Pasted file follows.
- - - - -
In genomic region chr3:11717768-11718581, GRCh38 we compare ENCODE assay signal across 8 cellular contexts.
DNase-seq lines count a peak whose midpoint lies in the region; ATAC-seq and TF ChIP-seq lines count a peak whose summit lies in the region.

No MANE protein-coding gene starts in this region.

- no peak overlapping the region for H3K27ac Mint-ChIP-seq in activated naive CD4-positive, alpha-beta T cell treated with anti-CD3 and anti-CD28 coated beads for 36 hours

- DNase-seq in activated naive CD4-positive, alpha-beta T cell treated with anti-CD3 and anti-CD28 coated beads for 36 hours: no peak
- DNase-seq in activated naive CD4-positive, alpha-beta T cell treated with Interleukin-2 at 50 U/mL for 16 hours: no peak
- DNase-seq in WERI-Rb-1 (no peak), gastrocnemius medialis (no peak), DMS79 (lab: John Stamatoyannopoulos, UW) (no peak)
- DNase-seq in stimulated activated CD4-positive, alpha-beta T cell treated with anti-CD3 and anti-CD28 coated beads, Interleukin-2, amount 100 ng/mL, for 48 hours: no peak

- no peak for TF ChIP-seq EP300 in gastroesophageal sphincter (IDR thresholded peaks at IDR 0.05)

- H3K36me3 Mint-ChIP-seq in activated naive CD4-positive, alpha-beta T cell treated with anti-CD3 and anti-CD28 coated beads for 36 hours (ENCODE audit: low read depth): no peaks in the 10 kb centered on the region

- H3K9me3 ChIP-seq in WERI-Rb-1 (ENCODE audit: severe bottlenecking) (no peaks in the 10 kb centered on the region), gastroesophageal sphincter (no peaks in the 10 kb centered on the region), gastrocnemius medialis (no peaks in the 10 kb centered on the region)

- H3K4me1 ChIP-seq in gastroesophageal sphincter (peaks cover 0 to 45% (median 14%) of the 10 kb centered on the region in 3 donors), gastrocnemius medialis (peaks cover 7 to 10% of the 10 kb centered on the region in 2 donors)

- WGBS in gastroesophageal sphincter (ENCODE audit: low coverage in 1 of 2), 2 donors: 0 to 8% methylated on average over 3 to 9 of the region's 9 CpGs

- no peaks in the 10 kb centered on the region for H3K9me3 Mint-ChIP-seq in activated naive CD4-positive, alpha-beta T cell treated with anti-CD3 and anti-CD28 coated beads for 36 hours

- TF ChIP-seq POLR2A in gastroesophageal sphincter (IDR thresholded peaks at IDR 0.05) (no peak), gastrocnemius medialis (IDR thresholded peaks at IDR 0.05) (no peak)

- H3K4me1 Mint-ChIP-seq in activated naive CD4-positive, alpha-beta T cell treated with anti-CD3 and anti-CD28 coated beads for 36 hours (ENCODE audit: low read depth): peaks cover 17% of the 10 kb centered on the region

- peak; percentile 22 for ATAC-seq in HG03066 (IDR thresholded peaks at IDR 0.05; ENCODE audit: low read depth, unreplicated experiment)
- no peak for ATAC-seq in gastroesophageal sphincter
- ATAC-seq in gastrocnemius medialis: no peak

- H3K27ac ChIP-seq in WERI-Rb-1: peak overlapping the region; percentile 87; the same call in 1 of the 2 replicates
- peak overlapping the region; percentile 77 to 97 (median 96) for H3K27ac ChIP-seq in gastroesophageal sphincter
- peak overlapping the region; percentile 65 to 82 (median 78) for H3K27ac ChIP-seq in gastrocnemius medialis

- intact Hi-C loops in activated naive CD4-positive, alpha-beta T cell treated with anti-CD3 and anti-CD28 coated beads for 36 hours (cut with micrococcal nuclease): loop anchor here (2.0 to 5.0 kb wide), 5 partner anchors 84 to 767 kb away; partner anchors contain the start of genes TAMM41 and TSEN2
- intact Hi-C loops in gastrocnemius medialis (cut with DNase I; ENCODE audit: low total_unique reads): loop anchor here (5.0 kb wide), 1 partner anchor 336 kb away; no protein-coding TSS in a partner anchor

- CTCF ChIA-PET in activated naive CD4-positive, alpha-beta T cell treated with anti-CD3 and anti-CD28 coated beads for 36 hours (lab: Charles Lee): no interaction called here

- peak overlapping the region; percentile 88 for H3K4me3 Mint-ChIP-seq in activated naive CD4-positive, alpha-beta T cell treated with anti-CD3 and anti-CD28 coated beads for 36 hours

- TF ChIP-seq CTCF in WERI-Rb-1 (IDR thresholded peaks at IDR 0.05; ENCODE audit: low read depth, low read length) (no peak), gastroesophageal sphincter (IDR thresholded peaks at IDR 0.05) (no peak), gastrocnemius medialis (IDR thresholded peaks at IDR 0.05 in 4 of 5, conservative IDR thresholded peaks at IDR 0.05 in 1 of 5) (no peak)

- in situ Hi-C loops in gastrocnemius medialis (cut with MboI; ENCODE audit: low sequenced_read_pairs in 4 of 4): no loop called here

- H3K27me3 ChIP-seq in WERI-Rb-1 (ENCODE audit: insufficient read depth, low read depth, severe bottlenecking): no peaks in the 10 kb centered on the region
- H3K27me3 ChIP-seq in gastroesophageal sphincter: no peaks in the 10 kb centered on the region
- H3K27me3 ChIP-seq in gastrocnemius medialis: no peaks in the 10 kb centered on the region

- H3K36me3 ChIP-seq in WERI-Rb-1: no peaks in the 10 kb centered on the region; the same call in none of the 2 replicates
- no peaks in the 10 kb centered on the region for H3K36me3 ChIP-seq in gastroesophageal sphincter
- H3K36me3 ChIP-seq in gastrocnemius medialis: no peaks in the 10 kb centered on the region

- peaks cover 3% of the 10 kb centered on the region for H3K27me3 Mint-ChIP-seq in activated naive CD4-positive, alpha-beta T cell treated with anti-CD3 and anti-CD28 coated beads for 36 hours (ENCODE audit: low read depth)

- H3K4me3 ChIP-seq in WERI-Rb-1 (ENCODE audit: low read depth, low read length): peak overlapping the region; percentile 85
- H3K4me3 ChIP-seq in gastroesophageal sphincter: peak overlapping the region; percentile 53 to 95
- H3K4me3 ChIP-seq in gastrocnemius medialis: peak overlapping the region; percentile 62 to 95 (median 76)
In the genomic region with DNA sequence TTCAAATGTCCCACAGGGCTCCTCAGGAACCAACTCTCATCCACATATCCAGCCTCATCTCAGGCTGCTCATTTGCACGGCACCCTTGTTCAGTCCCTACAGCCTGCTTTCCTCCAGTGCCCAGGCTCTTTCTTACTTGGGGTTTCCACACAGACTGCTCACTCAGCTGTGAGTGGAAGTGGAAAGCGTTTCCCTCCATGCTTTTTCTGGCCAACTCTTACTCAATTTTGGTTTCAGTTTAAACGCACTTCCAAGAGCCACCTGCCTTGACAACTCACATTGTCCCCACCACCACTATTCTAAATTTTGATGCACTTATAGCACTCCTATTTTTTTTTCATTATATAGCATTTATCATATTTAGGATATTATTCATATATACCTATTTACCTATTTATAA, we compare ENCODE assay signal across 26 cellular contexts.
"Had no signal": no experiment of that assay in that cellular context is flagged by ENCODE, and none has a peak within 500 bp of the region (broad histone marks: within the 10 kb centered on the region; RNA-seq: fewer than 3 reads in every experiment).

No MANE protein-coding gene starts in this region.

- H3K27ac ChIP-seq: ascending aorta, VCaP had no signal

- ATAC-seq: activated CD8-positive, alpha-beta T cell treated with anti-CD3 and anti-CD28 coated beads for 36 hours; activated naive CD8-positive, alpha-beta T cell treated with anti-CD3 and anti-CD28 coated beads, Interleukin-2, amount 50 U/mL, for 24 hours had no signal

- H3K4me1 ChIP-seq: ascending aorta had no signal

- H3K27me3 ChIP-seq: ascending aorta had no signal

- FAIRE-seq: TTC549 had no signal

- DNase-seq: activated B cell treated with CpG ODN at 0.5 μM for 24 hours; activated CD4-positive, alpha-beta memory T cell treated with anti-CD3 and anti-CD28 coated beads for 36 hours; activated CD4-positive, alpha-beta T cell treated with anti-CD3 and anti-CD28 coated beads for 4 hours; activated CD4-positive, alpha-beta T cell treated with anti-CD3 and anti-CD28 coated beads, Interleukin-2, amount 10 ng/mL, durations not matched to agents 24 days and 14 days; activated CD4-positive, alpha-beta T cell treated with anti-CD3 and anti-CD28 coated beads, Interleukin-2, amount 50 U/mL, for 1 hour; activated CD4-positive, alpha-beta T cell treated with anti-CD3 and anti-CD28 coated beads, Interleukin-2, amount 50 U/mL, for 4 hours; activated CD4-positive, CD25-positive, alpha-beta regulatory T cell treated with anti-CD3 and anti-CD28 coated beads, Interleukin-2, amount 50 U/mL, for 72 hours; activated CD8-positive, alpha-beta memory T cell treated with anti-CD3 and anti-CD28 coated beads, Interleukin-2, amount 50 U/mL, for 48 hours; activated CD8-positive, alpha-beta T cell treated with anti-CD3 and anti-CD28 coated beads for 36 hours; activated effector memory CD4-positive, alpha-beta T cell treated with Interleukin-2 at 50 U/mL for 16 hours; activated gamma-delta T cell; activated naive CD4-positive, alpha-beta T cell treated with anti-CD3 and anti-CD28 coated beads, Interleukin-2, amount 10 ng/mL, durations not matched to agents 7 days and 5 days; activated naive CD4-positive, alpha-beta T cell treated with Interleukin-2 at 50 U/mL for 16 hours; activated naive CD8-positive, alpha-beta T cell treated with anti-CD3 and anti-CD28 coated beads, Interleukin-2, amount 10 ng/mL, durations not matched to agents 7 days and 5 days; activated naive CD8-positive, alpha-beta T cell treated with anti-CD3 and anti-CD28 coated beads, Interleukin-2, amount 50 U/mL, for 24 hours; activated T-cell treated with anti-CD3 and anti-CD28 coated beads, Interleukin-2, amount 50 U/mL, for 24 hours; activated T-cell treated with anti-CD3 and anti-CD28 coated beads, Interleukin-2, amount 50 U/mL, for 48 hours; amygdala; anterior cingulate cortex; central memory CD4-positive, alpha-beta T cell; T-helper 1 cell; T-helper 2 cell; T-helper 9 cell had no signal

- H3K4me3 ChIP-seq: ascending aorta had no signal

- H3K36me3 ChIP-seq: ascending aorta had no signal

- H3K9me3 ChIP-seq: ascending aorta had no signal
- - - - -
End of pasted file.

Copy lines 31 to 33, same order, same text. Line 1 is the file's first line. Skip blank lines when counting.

- H3K27me3 ChIP-seq in gastrocnemius medialis: no peaks in the 10 kb centered on the region

- H3K36me3 ChIP-seq in WERI-Rb-1: no peaks in the 10 kb centered on the region; the same call in none of the 2 replicates
- no peaks in the 10 kb centered on the region for H3K36me3 ChIP-seq in gastroesophageal sphincter